There has been discussion about an appearance before Congress. Any testimony from this office would not go beyond our report. It contains our findings and analysis, and the reasons for the decisions we made. We chose those words carefully, and the work speaks for itself.
The report is my testimony. I would not provide information beyond that which is already public in any appearance before Congress.
An interesting legal argument for impeachment to emerge from the hearings is that Donald Trump would run out the statute of limitations on an obstruction of justice charge simply by remaining in office if re-elected next year.
Interesting but ultimately meaningless: Barack Obama demonstrated what the neoliberal party will do with executive branch criminality under a previous administration: Refuse to prosecute. The neoliberals will chant their mantra about healing a deeply divided country while human beings continue to suffer from the crimes committed against them, then embrace and extend that criminality. And we’ll all be supposed to sing Kumbaya.
One thing we won’t do is sing Kumbaya. It won’t work that way. It never does. But if there’s one thing neoliberals never do, it’s learn. Because learning would require them to abandon their oh so precious ideologies. And in this case, the precedent that would follow from such learning might expose one of their own should a subsequent Republican administration find that a neoliberal president was criminal, which they all are, but generally not in ways that any Republican would ever prosecute under any circumstances.
Another bit to emerge is that Mueller believes Russia is working to interfere in U.S. elections again in 2020 and that other countries are developing the capabilities to interfere in U.S. elections. Given the U.S. record in other countries, including Palestine with Hamas, Guatemala with a coup, what we’ve been trying to do in Venezuela for years, and many, many more, to be so disturbed about this is nothing short of absolute hypocrisy.
It’s the political science theory of realism at work, in which countries act not according to any high-minded principle but rather in their own interest. It’s an ugly and flawed theory, but many politicians, including Donald Trump, around the world take it as their lodestar: Other countries will interfere in U.S. elections, just as the U.S. does in theirs.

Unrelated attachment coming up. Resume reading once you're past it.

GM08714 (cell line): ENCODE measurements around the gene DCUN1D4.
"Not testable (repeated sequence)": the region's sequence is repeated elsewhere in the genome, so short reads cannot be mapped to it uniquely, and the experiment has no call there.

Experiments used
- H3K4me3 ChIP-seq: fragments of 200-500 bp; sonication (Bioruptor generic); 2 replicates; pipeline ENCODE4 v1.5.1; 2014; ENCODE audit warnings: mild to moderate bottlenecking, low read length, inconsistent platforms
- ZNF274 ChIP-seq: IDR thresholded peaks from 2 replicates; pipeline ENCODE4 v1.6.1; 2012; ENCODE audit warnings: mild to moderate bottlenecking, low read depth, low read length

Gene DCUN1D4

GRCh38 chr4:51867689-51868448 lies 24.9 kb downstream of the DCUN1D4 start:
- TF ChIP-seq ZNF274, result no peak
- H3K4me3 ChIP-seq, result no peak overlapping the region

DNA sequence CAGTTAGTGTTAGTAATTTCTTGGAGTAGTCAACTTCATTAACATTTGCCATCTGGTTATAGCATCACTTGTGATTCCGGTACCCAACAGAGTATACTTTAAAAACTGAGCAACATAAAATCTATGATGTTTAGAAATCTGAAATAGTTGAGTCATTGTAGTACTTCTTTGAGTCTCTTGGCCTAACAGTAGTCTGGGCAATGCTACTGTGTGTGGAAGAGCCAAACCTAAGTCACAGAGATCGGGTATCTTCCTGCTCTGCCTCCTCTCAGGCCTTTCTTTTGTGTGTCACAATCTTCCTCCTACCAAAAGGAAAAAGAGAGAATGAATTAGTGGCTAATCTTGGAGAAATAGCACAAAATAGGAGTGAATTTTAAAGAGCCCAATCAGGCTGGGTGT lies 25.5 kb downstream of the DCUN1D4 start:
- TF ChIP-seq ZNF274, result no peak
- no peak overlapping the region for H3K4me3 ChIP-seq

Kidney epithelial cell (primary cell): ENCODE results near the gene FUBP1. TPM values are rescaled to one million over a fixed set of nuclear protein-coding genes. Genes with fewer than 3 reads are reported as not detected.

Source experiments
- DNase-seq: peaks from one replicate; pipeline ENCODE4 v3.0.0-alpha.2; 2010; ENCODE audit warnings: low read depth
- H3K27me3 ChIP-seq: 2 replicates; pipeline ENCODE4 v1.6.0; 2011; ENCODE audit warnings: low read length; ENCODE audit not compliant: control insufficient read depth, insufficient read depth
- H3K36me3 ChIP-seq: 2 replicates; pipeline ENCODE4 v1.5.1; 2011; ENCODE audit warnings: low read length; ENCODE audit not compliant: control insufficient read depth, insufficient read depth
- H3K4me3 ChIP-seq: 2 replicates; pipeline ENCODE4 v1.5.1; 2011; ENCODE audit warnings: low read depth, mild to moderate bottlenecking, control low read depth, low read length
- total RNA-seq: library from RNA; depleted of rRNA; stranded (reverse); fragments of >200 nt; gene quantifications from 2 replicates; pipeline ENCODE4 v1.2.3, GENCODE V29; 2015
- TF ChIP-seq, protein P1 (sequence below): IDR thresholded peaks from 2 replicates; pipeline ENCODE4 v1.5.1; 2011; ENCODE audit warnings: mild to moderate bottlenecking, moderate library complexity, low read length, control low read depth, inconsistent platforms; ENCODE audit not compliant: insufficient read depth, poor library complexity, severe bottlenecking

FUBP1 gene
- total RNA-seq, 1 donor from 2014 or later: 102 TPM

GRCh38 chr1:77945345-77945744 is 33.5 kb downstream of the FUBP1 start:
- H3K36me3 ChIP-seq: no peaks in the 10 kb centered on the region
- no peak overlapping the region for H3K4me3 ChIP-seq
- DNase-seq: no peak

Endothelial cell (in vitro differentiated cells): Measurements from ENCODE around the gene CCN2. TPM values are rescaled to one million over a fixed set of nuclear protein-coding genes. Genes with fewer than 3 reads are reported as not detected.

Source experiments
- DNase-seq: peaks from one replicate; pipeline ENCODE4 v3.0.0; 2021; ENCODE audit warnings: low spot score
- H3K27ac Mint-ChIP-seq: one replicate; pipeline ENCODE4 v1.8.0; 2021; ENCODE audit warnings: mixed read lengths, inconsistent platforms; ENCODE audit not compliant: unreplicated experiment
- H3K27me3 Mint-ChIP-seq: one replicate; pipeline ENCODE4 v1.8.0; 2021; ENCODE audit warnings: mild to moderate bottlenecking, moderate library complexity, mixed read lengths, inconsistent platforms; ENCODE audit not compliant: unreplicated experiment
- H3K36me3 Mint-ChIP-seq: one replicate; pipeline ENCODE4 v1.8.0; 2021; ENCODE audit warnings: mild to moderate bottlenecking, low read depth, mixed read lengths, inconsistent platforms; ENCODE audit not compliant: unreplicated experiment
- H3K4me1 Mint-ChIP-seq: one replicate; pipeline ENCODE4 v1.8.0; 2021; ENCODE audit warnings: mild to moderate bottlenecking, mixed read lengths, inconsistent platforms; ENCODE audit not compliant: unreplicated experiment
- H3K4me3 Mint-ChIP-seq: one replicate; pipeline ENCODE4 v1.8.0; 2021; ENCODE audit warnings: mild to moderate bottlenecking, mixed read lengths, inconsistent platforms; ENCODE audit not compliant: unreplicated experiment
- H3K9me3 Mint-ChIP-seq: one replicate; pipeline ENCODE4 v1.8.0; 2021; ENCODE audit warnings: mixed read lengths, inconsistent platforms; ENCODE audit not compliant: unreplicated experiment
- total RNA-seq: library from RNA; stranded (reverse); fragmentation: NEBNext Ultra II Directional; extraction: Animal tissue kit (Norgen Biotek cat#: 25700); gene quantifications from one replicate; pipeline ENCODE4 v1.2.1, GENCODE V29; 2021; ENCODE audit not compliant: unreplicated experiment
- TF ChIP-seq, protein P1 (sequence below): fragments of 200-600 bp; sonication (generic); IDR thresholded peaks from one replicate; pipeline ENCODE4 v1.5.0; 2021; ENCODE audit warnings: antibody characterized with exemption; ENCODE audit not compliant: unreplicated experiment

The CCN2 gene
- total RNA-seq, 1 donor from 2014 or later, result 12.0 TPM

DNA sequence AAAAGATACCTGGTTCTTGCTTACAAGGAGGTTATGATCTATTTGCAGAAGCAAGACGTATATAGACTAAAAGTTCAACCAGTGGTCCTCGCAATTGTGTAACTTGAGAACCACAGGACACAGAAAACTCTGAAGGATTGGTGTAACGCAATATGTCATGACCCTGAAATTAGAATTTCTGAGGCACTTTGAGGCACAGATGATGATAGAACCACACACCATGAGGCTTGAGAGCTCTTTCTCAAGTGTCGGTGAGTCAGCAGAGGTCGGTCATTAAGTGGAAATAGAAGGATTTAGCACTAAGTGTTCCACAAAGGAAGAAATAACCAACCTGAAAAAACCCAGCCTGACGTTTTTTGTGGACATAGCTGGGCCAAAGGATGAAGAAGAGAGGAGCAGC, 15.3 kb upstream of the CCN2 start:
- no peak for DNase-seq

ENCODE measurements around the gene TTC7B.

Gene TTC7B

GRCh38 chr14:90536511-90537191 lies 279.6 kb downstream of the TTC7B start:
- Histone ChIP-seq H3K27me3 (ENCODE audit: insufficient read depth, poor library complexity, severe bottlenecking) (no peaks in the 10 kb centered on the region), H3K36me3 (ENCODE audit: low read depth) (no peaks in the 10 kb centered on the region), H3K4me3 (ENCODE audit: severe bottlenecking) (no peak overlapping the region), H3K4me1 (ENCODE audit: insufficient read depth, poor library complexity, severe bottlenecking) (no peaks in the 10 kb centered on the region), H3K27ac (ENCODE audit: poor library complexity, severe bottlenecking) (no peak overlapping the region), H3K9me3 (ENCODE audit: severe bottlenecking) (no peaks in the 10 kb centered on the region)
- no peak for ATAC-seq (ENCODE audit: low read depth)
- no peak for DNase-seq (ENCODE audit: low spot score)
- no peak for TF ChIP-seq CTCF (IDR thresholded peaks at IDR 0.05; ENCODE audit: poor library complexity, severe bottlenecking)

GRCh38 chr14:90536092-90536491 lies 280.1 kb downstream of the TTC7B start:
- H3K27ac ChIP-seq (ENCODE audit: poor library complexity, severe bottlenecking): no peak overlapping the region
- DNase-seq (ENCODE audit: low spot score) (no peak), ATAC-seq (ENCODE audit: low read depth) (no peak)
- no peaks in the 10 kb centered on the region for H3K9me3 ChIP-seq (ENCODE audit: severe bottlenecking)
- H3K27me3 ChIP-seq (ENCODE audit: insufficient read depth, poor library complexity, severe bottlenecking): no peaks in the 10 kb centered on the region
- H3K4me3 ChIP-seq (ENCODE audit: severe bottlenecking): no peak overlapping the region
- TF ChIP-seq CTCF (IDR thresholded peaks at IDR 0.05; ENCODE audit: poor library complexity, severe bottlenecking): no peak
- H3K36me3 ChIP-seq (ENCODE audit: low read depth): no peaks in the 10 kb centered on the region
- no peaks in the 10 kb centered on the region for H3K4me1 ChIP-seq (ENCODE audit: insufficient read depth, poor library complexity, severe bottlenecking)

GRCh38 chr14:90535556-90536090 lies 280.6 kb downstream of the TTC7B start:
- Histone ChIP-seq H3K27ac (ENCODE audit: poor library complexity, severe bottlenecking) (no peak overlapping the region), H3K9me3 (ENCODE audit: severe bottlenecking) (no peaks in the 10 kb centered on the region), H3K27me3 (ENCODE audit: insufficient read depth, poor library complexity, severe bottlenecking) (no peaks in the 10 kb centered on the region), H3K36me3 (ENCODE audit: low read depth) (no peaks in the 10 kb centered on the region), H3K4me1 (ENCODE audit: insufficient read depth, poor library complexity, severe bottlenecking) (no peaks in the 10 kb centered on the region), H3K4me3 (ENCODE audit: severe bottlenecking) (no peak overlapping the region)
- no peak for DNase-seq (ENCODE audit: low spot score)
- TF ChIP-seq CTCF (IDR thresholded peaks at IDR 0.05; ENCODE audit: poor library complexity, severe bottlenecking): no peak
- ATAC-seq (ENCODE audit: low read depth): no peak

Finally, we should note that Mueller’s condemnation of Wikileaks, and Trump’s embrace of the organization while a candidate, was in part for exposing how Hillary Clinton had co-opted the Democratic National Committee, sinking Bernie Sanders’ bid for the 2016 nomination. Neoliberals really don’t want a full accounting.
Scott R. Anderson et al., “Mueller’s Testimony: The Baton Passes to Congress,” Lawfare, July 24, 2019, https://www.lawfareblog.com/muellers-testimony-baton-passes-congress
Politico, “‘A New Legal Argument for Impeachment,’” July 24, 2019, https://www.politico.com/magazine/story/2019/07/24/mueller-testimony-legal-experts-analysis-227419
Maria Sacchetti and Spencer S. Hsu, “Federal judge in California halts Trump’s latest asylum ban,” Washington Post, July 24, 2019, https://www.washingtonpost.com/local/legal-issues/federal-judge-allows-trump-administration-rule-restricting-asylum-access-to-continue/2019/07/24/eec83cfe-adba-11e9-8e77-03b30bc29f64_story.html
It turns out there’s a federal program to pay for those school lunches in poor enough districts. The Pennsylvania school district that sent those threatening letters and then initially refused donations to cover lunch debts qualifies.
The problem here for me is that I don’t care nearly so much about what somebody does after they’ve been shamed as I do about what they do before being shamed. There is no apology, no reparation, no restitution, and no explanation that makes what the Wyoming Valley West School District did acceptable or in any way excusable. These people should never be allowed any control over any children again anywhere. I still want their heads.
Susan Scutti, “Pennsylvania school lunch debt furor ends with an apology and an announcement: free lunch for all,” CNN, July 25, 2019, https://www.cnn.com/2019/07/25/us/pennsylvania-lunch-debt-furor-apology/index.html